Learn More
Goldfish retinal ganglion cells (RGCs) can regrow their axons after optic nerve injury. However, the reason why goldfish RGCs can regenerate after nerve injury is largely unknown at the molecular level. To investigate regenerative properties of goldfish RGCs, we divided the RGC regeneration process into two components: (1) RGC survival, and (2) axonal(More)
Fish CNS neurons can repair their axons following nerve injury, whereas mammalian CNS neurons cannot regenerate, and become apoptotic within 1-2 weeks after the nerve lesion. One explanation for these differences is that one, or several molecules are upregulated in fish CNS neurons during nerve regeneration, and this same molecule is downregulated in(More)
The goldfish optic nerve can regenerate after injury. To understand the molecular mechanism of optic nerve regrowth, we identified genes whose expression is specifically up-regulated during the early stage of optic nerve regeneration. A cDNA library constructed from goldfish retina 5 days after transection was screened by differential hybridization with(More)
Unlike mammals, the fish optic nerve can regenerate after injury. So far, many growth or trophic factors have been shown as an axon-regenerating molecule. However, it is totally unknown what substance regulates or triggers the activity of these factors on axonal elongation. Therefore, we constructed a goldfish retina cDNA library prepared from the retina(More)
Recently, we identified a retina-specific retinol-binding protein, purpurin, as a trigger molecule in the early stage of goldfish optic nerve regeneration. Purpurin protein was secreted by photoreceptors to injured ganglion cells, at 2-5 days after optic nerve injury. Purpurin bound to retinol induced neurite outgrowth in retinal explant cultures and(More)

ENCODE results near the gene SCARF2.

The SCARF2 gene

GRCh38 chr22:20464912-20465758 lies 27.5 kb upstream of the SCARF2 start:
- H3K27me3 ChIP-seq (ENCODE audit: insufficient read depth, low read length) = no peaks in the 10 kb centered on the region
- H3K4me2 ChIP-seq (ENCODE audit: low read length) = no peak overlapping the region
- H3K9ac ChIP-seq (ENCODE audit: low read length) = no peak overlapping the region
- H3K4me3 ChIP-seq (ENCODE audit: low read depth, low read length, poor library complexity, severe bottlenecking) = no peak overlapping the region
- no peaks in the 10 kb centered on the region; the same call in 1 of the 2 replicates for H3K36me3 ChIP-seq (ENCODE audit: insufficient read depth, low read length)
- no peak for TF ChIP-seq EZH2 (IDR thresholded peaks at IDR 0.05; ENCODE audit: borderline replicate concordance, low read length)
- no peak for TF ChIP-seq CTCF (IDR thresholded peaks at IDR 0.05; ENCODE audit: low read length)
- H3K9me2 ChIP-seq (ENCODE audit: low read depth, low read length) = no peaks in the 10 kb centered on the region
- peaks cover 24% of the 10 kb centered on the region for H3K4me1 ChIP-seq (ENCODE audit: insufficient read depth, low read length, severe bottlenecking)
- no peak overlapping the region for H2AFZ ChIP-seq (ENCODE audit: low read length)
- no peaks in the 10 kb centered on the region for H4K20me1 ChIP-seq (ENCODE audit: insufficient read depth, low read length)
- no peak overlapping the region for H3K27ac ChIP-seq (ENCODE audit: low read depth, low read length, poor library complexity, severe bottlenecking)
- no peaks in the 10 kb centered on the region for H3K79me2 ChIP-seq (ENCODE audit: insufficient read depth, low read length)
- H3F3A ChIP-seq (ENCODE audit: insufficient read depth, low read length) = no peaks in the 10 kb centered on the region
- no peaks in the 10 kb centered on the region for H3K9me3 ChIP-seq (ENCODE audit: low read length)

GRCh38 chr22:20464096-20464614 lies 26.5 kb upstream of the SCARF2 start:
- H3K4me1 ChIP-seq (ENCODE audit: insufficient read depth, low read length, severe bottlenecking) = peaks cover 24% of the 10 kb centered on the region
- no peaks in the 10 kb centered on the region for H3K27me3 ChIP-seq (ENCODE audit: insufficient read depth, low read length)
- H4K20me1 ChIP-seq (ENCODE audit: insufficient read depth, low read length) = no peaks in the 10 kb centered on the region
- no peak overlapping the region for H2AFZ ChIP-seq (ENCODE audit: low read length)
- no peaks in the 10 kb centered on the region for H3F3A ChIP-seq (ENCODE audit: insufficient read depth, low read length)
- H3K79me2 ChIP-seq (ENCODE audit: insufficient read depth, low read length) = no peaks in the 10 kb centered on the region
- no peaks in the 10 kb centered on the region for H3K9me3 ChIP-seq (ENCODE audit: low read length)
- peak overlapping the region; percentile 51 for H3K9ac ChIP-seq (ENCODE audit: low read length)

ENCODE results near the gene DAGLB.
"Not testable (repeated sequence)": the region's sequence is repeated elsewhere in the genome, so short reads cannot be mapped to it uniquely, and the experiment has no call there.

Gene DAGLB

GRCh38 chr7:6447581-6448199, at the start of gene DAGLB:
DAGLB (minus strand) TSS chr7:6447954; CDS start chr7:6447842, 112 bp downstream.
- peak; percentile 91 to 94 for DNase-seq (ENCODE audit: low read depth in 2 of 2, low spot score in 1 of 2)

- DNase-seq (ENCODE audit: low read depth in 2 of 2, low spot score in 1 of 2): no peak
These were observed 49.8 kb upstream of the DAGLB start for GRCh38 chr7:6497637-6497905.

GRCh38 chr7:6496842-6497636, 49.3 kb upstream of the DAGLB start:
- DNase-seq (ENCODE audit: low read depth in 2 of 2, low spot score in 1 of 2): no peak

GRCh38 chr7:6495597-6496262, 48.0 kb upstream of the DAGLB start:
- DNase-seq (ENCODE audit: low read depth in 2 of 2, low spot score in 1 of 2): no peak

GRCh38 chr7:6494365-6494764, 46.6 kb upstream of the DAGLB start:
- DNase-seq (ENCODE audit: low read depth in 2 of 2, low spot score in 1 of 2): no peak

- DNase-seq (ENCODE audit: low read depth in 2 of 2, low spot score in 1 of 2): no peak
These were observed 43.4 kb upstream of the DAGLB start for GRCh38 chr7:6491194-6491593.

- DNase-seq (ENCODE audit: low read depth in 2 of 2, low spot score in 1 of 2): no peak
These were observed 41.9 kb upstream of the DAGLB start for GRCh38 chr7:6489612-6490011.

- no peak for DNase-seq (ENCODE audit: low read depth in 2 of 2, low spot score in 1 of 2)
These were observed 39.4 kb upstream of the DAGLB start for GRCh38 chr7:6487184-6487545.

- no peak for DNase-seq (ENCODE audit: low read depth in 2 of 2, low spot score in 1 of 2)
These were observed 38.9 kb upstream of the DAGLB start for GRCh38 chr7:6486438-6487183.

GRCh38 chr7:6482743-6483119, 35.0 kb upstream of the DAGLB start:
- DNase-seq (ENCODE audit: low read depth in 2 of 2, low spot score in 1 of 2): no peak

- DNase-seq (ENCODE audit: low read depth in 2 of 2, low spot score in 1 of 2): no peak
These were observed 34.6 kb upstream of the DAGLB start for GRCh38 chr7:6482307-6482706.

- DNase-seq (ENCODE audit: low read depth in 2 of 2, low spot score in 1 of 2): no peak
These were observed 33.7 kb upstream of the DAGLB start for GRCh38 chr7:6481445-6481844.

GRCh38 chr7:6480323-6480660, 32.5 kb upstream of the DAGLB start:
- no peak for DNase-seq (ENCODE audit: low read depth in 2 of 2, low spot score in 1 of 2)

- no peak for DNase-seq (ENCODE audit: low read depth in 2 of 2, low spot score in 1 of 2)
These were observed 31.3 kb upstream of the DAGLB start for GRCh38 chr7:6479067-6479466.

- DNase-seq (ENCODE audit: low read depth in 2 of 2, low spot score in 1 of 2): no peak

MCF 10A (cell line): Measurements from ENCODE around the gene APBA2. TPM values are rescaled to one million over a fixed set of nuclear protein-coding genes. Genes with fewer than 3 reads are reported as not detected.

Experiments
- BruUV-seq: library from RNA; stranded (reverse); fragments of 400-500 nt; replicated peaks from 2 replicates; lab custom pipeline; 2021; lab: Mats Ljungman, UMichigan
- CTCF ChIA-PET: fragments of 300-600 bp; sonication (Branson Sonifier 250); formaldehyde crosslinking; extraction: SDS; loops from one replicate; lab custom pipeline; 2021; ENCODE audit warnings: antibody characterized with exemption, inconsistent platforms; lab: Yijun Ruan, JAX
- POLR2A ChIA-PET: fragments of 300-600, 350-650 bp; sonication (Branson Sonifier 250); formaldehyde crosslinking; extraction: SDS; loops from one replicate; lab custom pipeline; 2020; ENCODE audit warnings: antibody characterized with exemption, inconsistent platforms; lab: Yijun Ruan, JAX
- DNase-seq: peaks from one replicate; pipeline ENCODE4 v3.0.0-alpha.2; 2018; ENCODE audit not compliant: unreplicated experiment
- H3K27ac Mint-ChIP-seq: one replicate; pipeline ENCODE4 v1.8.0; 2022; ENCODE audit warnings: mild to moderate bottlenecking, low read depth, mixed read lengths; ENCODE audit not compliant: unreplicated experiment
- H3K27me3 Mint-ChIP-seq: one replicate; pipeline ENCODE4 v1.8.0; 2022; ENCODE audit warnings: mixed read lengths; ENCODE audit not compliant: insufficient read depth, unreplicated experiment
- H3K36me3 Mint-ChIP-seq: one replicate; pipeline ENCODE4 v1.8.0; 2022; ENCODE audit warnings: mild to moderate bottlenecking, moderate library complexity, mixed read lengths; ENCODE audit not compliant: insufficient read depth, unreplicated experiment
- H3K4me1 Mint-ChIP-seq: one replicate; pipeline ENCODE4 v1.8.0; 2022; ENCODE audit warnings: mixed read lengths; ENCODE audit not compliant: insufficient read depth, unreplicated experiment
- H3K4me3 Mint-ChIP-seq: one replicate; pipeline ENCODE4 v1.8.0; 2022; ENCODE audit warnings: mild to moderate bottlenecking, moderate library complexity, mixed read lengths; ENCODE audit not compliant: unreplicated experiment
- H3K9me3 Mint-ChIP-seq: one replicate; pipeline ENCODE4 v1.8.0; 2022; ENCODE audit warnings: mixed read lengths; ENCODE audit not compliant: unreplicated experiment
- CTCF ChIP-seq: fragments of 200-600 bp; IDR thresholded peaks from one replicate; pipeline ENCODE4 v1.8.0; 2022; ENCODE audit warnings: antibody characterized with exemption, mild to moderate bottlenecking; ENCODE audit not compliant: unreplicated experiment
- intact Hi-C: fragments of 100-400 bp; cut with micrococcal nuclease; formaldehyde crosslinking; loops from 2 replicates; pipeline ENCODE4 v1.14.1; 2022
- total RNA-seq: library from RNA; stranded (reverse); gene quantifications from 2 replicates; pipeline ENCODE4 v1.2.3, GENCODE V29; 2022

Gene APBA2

The major model animal of optic nerve regeneration in fish is goldfish. A closely related zebrafish is the most popular model system for genetic and developmental studies of vertebrate central nervous system. A few challenging works of optic nerve regeneration have been done with zebrafish. However, knowledge concerning the long term of optic nerve(More)
Nitric oxide (NO) signaling results in both neurotoxic and neuroprotective effects in CNS and PNS neurons, respectively, after nerve lesioning. We investigated the role of NO signaling on optic nerve regeneration in the goldfish (Carassius auratus). NADPH diaphorase staining revealed that nitric oxide synthase (NOS) activity was up-regulated primarily in(More)
Unlike in mammals, fish retinal ganglion cells (RGCs) have a capacity to repair their axons even after optic nerve transection. In our previous study, we isolated a tissue type transglutaminase (TG) from axotomized goldfish retina. The levels of retinal TG (TG(R)) mRNA increased in RGCs 1-6weeks after nerve injury to promote optic nerve regeneration both in(More)
Since Sperry's work in the 1950s, it has been known that the central nervous system (CNS) neurons of lower vertebrates such as fish and amphibians can regenerate after axotomy, whereas the CNS neurons of mammals become apoptotic after axotomy. The goldfish optic nerve (ON) is one of the most studied animal models of CNS regeneration. Morphological changes(More)
The various functions of nitric oxide (NO) in the nervous system are not fully understood, including its role in neuronal regeneration. The goldfish can regenerate its optic nerve after transection, making it a useful model for studying central nervous regeneration in response to injury. Therefore, we have studied the pattern of NO expression in the retina(More)